DAS MAGAZIN FÜR URBANE SEILBAHNEN

Cities of the future


Mobility-an issue of the future?

Si Urban: We hear complaints about increased traffic volumes from just about every city. What can be done to relieve cities in this respect in the future? Michael Hanita: As in all areas of life, we need to further develop our cities to keep up with the times. In my opinion, there is only one way to counteract the growing traffic volumes – to bet on further development of public transport networks. Only four to five people can be transported in one passenger car which is not going to be enough.

Picture: Puk Patrick on Unsplash

 

Buses and trams offer more space and, for this reason, they will be in higher demand in the future. I don’t believe that even a well-developed public transport network will completely push out personal vehicles from Picture: Pedro Gandra on Unsplash the streets but public transport will relieve inner-city traffic. What means of public transport do you think are best suited to fulfil this role?

 

If we look at the present situation, we must conclude that the streets are already overcrowded and not even buses can avoid getting stuck in traffic jams. This is why people will increasingly more rely on alternative means of transport. What I mean by that is that if the streets are already full, we need to look for solutions either underground or in the air.

Michael Hanita


Managing Director Infrastructure at Arcadis

Since December 2016, Michael Hanita has been working with the Cologne company Arcadis. His fields of activity include public transport, airports, waterways and harbors, but also mining industry and raw materials. Mr. Hanita has been focusing on the topic of infrastructure and its coordination for over ten years. City planning, landscape architecture and external consulting for government authorities have been a part of his diverse activities as well. He gained further valuable experience during the development of implementation strategies for large urban projects in Vienna

In Latin America, the concept of escaping surface traffic by going up in the air is already being implemented in the form of branched cableway networks. Do you think it is something that could work also in Europe? I like the idea of cableways but I think that their implementation takes way too much time here at the moment. Everybody would like to have cableways and understands their benefits but no one wants one to swing above or in the immediate proximity of their own land.

Picture: Pedro Gandra on Unsplash

 

Bonn is a perfect example. For years, there has been demand for a cableway to run up to the University Clinic because the street simply was not built for so much traffic. The project has been repeatedly delayed not because the concept is bad but because the residents oppose it. So you don’t think that multiple urban cableway networks will appear in Europe in the near future?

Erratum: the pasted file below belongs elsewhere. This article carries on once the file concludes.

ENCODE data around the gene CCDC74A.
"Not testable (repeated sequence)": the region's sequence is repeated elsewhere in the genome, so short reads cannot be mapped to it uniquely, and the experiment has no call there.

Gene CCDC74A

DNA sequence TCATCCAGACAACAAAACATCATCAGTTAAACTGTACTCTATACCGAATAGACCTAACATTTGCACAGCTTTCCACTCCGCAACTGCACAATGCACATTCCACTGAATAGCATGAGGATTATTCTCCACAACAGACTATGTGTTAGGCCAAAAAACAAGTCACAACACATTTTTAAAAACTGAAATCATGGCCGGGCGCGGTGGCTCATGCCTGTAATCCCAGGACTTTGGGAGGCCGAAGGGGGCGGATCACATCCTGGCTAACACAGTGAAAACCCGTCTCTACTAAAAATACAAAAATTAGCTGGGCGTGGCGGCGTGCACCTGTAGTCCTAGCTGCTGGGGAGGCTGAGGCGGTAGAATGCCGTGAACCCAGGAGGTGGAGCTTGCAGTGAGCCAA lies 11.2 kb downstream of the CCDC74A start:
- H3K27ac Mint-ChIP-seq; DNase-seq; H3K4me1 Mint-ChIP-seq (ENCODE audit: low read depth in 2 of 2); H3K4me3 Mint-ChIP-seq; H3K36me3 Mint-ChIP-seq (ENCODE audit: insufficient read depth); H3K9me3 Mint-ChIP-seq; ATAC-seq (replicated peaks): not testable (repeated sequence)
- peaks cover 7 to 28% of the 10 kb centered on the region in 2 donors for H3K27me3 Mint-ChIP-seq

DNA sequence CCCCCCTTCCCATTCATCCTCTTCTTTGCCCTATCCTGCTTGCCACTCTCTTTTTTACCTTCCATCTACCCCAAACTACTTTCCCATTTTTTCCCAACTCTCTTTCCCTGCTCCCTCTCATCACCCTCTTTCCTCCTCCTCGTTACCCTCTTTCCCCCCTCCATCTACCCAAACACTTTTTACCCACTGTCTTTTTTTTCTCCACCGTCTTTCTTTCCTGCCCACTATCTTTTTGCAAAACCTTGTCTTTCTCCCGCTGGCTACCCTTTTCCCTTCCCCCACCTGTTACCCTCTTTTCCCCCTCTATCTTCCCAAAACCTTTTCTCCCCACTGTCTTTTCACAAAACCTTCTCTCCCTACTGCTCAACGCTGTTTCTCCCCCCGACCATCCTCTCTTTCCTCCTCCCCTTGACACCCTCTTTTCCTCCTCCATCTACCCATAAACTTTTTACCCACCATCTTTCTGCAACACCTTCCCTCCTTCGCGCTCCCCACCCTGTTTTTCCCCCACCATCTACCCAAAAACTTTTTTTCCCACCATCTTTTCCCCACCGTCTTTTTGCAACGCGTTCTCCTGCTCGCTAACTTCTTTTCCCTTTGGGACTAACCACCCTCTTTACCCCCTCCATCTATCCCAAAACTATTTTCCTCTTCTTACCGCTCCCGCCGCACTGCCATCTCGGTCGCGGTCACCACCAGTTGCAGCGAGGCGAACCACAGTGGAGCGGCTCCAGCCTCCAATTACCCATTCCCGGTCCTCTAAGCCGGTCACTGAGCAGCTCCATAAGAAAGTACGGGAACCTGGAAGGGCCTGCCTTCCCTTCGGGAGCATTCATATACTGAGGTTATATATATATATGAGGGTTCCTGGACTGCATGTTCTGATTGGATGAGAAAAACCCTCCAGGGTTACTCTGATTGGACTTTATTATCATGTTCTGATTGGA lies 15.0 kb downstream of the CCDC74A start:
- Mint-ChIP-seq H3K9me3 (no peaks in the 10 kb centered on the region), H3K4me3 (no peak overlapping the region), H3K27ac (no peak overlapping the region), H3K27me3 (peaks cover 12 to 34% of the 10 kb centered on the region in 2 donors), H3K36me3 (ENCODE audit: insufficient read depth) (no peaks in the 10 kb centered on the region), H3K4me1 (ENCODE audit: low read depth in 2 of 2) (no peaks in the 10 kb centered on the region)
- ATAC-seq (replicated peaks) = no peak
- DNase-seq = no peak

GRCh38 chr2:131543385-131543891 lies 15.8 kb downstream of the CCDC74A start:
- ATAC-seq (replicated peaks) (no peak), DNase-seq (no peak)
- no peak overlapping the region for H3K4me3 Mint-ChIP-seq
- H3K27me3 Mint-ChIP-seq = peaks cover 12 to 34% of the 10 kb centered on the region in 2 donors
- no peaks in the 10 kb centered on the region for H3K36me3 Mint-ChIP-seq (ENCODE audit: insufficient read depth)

I would be happy if they did. I’d like to see a cableway running along the banks of the Rhine, for example, but I think people first need to see what a successfully implemented and also visually well-integrated project looks like to be convinced. Strict environmental requirements pose another obstacle. We have a lot of rules due to which diverse fauna and flora must be considered in any such project.

 

And also birds – an installation of this kind cannot be built in any major bird migration area, just to name some of the restrictions. If we continue talking about relieving traffic, what do you think about the pilot “Air Taxi” project planned in Ingolstadt? It sounds fantastic and I can’t wait to see what technology will be used to implement it. But if we look at the situation on some streets, perhaps it is not such a good idea to create something similar also 10 to 20 meters higher.

 

Not everyone has the ability to be a pilot. Are there any cities or regions that are already well-prepared for mobility issues of the future? The cities that have emerged in the last 30 to 40 years are probably somewhat better prepared to face such challenges than cities whose structure has been inherited from the past. Many European cities simply lack the space for large projects. Plus, we are talking about a dynamic field that is hard to calculate.

 

When the ring road was built in Vienna, the city was sure it was a great solution for the future. But, instead, getting stuck in the morning bumper-to-bumper traffic on it, you feel like you are on the city’s largest parking lot. The cities currently emerging in the Middle East, for example, are already planned in a way that makes them ready for future expansion. Does it mean that the only way to relieve the situation is to develop public transport?

 

Not necessarily only develop but also interconnect it to create networks. People’s flows need to be analyzed – where do people want to go and when – and the departure times coordinated. We need to create a situation where it no longer makes any sense to use a car inside a city because one can get to his destination just as fast without it.